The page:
# phpMyAdmin - Web based MySQL browser written in php # # Allows only localhost by default # # But allowing phpMyAdmin to anyone other than localhost should be considered # dangerous unless properly secured by SSL Alias /phpMyAdmin /usr/share/phpMyAdmin Alias /phpmyadmin /usr/share/phpMyAdmin <Directory /usr/share/phpMyAdmin/> AddDefaultCharset UTF-8 # <IfModule mod_authz_core.c> # # Apache 2.4 # <RequireAny> # Require ip 127.0.0.1 # Require ip ::1 # </RequireAny> # </IfModule> # <IfModule !mod_authz_core.c> # # Apache 2.2 # Order Deny,Allow # # Deny from All # Allow from 127.0.0.1 Options Indexes AllowOverride None Require all granted # Allow from ::1 # </IfModule> </Directory> <Directory /usr/share/phpMyAdmin/setup/> <IfModule mod_authz_core.c> # Apache 2.4 <RequireAny> Require ip 127.0.0.1 Require ip ::1 </RequireAny> </IfModule> <IfModule !mod_authz_core.c> # Apache 2.2 Order Deny,Allow Deny from All Allow from 127.0.0.1 Allow from ::1 </IfModule> </Directory> # These directories do not require access over HTTP - taken from the original # phpMyAdmin upstream tarball # <Directory /usr/share/phpMyAdmin/libraries/> Order Deny,Allow Deny from All Allow from None </Directory> <Directory /usr/share/phpMyAdmin/setup/lib/> Order Deny,Allow Deny from All Allow from None </Directory> <Directory /usr/share/phpMyAdmin/setup/frames/> Order Deny,Allow Deny from All Allow from None </Directory> # This configuration prevents mod_security at phpMyAdmin directories from # filtering SQL etc. This may break your mod_security implementation. # #<IfModule mod_security.c> # <Directory /usr/share/phpMyAdmin/> # SecRuleInheritance Off # </Directory> #</IfModule>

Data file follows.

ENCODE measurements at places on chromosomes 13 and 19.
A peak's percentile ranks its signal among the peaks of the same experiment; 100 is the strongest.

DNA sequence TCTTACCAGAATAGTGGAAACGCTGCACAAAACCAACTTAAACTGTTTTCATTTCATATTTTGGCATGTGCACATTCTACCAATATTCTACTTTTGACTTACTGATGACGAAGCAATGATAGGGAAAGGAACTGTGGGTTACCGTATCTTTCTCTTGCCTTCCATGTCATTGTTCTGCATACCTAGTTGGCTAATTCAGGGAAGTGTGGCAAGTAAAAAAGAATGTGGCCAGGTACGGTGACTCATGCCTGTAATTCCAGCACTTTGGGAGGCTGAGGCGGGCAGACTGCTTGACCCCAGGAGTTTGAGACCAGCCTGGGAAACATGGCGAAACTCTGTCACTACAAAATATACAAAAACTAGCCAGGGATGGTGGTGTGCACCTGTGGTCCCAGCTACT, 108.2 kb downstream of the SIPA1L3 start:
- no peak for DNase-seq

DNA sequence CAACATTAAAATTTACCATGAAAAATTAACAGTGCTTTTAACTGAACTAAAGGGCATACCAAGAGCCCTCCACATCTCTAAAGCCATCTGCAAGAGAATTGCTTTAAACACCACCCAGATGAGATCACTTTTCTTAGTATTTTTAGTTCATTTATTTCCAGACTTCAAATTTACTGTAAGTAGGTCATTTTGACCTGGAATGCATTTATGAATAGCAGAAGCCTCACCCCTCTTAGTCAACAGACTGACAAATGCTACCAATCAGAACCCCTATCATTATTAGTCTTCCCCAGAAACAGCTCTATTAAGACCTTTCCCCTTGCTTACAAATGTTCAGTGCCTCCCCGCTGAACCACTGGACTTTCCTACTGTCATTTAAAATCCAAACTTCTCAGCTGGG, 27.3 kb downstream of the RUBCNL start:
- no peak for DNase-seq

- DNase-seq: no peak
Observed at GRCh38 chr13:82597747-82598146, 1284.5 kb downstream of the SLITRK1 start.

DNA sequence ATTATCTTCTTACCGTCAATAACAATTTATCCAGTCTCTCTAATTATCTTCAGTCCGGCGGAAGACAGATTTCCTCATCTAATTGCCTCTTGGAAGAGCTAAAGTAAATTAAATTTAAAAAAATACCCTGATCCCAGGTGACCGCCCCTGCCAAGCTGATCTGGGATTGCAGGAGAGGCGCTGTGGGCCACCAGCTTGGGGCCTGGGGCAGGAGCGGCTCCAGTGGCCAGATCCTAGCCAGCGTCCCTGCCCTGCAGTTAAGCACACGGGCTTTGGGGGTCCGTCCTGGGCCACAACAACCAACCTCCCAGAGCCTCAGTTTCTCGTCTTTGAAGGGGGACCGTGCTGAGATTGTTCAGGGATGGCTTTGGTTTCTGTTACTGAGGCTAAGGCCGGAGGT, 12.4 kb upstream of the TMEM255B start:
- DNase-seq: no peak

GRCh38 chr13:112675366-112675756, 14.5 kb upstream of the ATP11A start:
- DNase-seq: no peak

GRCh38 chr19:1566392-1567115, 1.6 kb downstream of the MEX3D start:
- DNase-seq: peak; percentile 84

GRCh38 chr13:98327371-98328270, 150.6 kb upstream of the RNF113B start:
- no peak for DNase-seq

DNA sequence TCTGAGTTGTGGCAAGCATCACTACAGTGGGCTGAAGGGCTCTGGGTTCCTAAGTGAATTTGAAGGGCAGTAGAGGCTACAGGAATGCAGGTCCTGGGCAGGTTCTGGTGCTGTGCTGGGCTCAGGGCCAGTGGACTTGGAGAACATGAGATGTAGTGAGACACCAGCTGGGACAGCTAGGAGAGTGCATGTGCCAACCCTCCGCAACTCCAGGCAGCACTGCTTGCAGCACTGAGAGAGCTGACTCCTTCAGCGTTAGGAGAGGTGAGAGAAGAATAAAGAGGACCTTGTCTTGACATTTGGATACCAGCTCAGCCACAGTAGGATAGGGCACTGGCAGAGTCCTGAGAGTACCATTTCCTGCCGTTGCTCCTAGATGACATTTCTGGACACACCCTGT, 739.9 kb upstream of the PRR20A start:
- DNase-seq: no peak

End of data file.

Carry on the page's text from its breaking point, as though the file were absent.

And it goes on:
Then we create the system startup links for MySQL and Apache (so that both start automatically whenever the system boots) and start both services.
Open the http and https ports when the CentOS Firewall “firewalld” is installed on your server.
firewall-cmd –permanent –zone=public –add-service=http
firewall-cmd –permanent –zone=public –add-service=https
Then start MariaDB and Aapche.
systemctl enable mariadb.service
systemctl start mariadb.service
systemctl enable httpd.service
systemctl start httpd.service
Create a password for the MySQL user root (replace yourmariadbpassword with the password you want to use):
[root@server1 ~]# mysql_secure_installation
/usr/bin/mysql_secure_installation: line 379: find_mysql_client: command not found
NOTE: RUNNING ALL PARTS OF THIS SCRIPT IS RECOMMENDED FOR ALL MariaDB
SERVERS IN PRODUCTION USE! PLEASE READ EACH STEP CAREFULLY!
In order to log into MariaDB to secure it, we’ll need the current
password for the root user. If you’ve just installed MariaDB, and
you haven’t set the root password yet, the password will be blank,
so you should just press enter here.<–ENTER
Enter current password for root (enter for none): <–ENTER
OK, successfully used password, moving on…
Setting the root password ensures that nobody can log into the MariaDB
root user without the proper authorisation.